By Michael D. Shear
Washington Post Staff Writer
Saturday, July 15, 2006; B03
RICHMOND, July 14 -- The leaders of Maryland, Virginia and the District conceded Friday that their attempt to win a Florida Everglades-style federal rescue of the Chesapeake Bay has all but died, but they pledged individual efforts to restore the region's vital watershed.
Maryland Gov. Robert L. Ehrlich Jr. (R) and former Virginia governor Mark R. Warner (D) had said in December 2003 that they would seek about $12 billion from President Bush and Congress to finance a 10-year cleanup of what they called a national treasure.
"Given the retrenchment on Capitol Hill these days, it's not on the top of our agenda," Ehrlich said after a meeting with D.C. Mayor Anthony A. Williams (D) and Warner's successor, Gov. Timothy M. Kaine (D). "However, securing our existing funding streams is priority one," Ehrlich said of state efforts to raise money for the bay.
Aides said Ehrlich's comments reflect the recognition that the federal deficit has shot up, creating a vastly different budget reality.
But Ehrlich said he is optimistic about the region's ability to restore the bay's health over the next decade. "I do not share the pessimism at all," he said.
And Kaine promised that even without federal help, current state leaders will be seen as the ones who solved the bay's problems.
"This generation of leadership is going to be looked at as the solutions generation," Kaine said after a 2 1/2 -hour session with his counterparts. He said the fight to include $200 million for bay cleanup in Virginia's next budget "was one of the easiest ones, because it is a bipartisan consensus."
Kaine has pledged to restrict 400,000 acres from development during his term. In 2004, Maryland passed the Chesapeake Bay Restoration Act, which includes a $30-per-household fee on water usage, to raise about $900 million to upgrade sewage plants.
In September, Kaine and Williams will join Ehrlich in Annapolis for a bay summit to discuss how to finance the cleanup.
Will Baker, president of the Chesapeake Bay Foundation, praised efforts in Virginia and Maryland. But he said cleaning the bay of harmful nutrients flowing from developments will require more than local and state governments can provide. "I'm not ready to give up," Baker said. "I would reject an assertion that federal money to restore the Chesapeake Bay is not in the future."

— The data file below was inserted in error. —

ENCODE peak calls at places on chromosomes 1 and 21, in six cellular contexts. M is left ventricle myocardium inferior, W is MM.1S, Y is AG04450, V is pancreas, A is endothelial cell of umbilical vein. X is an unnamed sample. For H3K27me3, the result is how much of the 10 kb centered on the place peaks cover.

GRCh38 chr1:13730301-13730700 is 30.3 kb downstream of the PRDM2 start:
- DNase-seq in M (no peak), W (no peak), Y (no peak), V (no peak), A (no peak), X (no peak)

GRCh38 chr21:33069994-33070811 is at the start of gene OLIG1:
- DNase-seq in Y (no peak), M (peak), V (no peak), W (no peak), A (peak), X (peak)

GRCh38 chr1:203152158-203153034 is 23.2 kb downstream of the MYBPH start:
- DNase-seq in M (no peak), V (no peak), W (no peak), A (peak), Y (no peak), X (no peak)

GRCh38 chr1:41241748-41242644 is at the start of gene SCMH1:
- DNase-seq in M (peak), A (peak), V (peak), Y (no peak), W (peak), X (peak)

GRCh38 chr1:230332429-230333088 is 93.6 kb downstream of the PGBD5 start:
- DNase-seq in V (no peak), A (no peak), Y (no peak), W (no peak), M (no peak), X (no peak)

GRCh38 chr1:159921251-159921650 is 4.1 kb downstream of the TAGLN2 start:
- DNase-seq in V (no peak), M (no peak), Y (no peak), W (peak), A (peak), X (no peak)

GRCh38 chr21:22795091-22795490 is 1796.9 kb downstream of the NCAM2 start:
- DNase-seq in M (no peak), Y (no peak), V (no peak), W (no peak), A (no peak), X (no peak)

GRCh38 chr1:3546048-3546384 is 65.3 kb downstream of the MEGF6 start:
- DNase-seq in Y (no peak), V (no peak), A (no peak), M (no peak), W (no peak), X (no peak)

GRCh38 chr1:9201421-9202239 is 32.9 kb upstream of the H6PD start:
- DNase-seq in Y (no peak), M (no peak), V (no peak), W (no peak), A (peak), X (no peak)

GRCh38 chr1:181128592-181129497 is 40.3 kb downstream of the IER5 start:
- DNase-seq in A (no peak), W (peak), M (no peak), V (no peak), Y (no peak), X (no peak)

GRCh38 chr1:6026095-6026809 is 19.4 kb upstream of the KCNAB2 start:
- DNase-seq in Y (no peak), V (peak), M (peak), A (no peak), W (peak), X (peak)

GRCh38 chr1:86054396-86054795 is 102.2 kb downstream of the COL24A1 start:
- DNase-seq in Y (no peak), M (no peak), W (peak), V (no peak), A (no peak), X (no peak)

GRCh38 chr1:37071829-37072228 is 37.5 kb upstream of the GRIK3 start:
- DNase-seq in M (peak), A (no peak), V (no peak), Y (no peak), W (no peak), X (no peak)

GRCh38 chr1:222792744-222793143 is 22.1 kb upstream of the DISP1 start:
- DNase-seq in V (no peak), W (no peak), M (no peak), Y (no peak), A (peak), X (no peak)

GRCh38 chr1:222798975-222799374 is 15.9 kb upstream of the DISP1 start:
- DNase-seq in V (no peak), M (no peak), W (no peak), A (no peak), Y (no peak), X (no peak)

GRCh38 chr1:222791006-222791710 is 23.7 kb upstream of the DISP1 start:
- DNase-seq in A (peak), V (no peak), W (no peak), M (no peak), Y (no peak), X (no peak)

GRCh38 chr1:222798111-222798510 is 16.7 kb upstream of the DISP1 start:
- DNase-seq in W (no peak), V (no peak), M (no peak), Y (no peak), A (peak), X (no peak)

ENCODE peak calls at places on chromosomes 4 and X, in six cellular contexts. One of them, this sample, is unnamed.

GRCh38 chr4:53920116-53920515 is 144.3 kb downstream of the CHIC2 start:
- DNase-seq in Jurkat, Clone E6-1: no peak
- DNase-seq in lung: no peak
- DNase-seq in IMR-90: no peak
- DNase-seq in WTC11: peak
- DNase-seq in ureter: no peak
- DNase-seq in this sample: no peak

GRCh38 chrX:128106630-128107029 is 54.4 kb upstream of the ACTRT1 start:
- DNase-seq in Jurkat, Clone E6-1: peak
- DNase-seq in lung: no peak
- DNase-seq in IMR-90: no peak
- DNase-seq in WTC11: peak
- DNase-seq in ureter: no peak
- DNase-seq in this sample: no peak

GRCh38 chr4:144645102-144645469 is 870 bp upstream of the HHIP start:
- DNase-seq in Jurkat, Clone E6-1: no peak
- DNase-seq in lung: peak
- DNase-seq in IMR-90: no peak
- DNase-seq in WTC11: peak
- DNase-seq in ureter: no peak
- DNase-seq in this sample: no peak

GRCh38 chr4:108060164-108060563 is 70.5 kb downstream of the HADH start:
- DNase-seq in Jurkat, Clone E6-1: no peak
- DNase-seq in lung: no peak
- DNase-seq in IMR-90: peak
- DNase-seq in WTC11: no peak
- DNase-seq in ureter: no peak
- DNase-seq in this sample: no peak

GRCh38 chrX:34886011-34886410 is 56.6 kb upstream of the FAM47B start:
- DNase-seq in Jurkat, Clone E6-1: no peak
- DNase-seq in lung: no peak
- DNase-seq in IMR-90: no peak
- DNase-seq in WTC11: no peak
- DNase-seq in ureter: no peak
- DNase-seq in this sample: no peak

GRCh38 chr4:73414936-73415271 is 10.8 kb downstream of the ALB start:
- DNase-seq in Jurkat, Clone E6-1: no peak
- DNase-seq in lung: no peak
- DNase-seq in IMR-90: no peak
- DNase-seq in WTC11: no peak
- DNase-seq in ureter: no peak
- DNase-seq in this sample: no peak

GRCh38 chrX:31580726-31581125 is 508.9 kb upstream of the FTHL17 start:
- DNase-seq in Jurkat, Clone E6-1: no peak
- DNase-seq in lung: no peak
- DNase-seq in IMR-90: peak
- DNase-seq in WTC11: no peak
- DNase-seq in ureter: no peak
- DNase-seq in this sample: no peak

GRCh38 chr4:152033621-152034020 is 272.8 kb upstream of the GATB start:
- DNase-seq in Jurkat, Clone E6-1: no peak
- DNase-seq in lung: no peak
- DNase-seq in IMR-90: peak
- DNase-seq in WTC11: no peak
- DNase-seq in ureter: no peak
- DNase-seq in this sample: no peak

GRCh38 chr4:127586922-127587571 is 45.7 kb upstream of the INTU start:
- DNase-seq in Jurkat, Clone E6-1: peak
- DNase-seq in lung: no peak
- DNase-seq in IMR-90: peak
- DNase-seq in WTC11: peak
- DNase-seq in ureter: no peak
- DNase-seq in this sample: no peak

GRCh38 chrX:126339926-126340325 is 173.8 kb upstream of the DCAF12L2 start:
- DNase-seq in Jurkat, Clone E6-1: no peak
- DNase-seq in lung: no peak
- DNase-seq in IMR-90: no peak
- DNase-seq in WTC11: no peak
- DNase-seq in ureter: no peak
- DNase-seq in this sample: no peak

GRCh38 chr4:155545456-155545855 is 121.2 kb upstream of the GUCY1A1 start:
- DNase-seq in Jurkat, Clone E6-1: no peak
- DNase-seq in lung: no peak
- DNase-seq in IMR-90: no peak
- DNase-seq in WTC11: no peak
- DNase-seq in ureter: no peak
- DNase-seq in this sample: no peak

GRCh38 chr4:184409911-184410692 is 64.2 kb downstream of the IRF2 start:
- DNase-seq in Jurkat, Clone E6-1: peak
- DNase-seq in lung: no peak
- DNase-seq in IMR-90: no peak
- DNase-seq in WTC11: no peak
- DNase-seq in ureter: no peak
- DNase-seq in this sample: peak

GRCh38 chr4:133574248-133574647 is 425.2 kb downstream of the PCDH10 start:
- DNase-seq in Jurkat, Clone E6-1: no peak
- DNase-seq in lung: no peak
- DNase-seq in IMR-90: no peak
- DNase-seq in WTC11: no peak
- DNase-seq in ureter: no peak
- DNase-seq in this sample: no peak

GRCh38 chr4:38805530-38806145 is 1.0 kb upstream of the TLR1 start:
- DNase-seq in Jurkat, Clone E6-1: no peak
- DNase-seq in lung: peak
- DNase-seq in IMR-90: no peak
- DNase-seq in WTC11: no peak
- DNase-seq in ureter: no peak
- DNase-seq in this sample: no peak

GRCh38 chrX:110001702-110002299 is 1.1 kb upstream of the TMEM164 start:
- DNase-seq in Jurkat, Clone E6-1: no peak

Kaine said discussion of the Chesapeake Bay was part of a broader conversation among the three leaders about the need for regional cooperation. The meeting in Richmond was the sixth such summit, dating from Warner's term.
The three made no announcements of major programs after dining on salmon with a Virginia bourbon-pecan glaze, oven-roasted potatoes, sweet corn muffins and Virginia peanut butter mousse with chocolate sauce.
But they voiced concern about recent federal cuts to funding for homeland security programs in the Washington area. Kaine said they discussed how communities in Indiana were ranked higher than the Washington area on one federal list of threats from terrorism.
Williams said he discussed the District's recent crime emergency with the others and pledged to work with Ehrlich and Prince George's County Executive Jack B. Johnson (D) to develop better strategies for combating gangs.
The officials also talked about the need for improving the region's transportation system. Ehrlich praised Kaine's push for more road funds without endorsing his call for higher taxes.
Perhaps as a thank-you, Kaine declined to say whether he would campaign on behalf of Maryland's Democratic gubernatorial candidate -- and against Ehrlich. "I have not been asked to," Kaine said. Asked whether he would if he were asked, he answered: "I'm not answering a hypothetical."